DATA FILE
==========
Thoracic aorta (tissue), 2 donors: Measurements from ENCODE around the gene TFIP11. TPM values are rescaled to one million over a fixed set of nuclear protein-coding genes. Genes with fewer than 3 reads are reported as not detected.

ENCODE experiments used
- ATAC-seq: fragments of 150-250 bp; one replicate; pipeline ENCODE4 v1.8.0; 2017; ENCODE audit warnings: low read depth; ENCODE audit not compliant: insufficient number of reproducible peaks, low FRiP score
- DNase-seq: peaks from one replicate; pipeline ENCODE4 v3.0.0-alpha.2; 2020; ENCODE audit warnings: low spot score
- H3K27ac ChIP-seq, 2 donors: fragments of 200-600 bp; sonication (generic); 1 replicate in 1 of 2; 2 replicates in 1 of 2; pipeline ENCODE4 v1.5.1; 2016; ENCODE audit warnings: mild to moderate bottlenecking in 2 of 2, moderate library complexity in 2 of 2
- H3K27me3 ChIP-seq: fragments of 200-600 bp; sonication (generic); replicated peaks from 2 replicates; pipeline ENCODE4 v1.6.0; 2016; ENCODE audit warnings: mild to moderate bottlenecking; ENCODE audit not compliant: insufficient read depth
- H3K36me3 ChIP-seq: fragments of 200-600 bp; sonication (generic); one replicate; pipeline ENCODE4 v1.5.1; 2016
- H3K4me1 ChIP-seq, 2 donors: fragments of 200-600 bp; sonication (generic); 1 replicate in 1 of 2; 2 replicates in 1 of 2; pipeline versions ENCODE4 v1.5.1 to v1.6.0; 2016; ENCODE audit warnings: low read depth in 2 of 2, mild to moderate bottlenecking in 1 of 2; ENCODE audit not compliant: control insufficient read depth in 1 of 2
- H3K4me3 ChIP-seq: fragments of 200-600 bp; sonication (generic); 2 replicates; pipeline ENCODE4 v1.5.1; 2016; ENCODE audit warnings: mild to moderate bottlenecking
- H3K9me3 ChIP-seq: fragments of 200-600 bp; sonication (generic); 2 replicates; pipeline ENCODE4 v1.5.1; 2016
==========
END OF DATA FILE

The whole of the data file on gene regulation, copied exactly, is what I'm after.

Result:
Thoracic aorta (tissue), 2 donors: Measurements from ENCODE around the gene TFIP11. TPM values are rescaled to one million over a fixed set of nuclear protein-coding genes. Genes with fewer than 3 reads are reported as not detected.

ENCODE experiments used
- ATAC-seq: fragments of 150-250 bp; one replicate; pipeline ENCODE4 v1.8.0; 2017; ENCODE audit warnings: low read depth; ENCODE audit not compliant: insufficient number of reproducible peaks, low FRiP score
- DNase-seq: peaks from one replicate; pipeline ENCODE4 v3.0.0-alpha.2; 2020; ENCODE audit warnings: low spot score
- H3K27ac ChIP-seq, 2 donors: fragments of 200-600 bp; sonication (generic); 1 replicate in 1 of 2; 2 replicates in 1 of 2; pipeline ENCODE4 v1.5.1; 2016; ENCODE audit warnings: mild to moderate bottlenecking in 2 of 2, moderate library complexity in 2 of 2
- H3K27me3 ChIP-seq: fragments of 200-600 bp; sonication (generic); replicated peaks from 2 replicates; pipeline ENCODE4 v1.6.0; 2016; ENCODE audit warnings: mild to moderate bottlenecking; ENCODE audit not compliant: insufficient read depth
- H3K36me3 ChIP-seq: fragments of 200-600 bp; sonication (generic); one replicate; pipeline ENCODE4 v1.5.1; 2016
- H3K4me1 ChIP-seq, 2 donors: fragments of 200-600 bp; sonication (generic); 1 replicate in 1 of 2; 2 replicates in 1 of 2; pipeline versions ENCODE4 v1.5.1 to v1.6.0; 2016; ENCODE audit warnings: low read depth in 2 of 2, mild to moderate bottlenecking in 1 of 2; ENCODE audit not compliant: control insufficient read depth in 1 of 2
- H3K4me3 ChIP-seq: fragments of 200-600 bp; sonication (generic); 2 replicates; pipeline ENCODE4 v1.5.1; 2016; ENCODE audit warnings: mild to moderate bottlenecking
- H3K9me3 ChIP-seq: fragments of 200-600 bp; sonication (generic); 2 replicates; pipeline ENCODE4 v1.5.1; 2016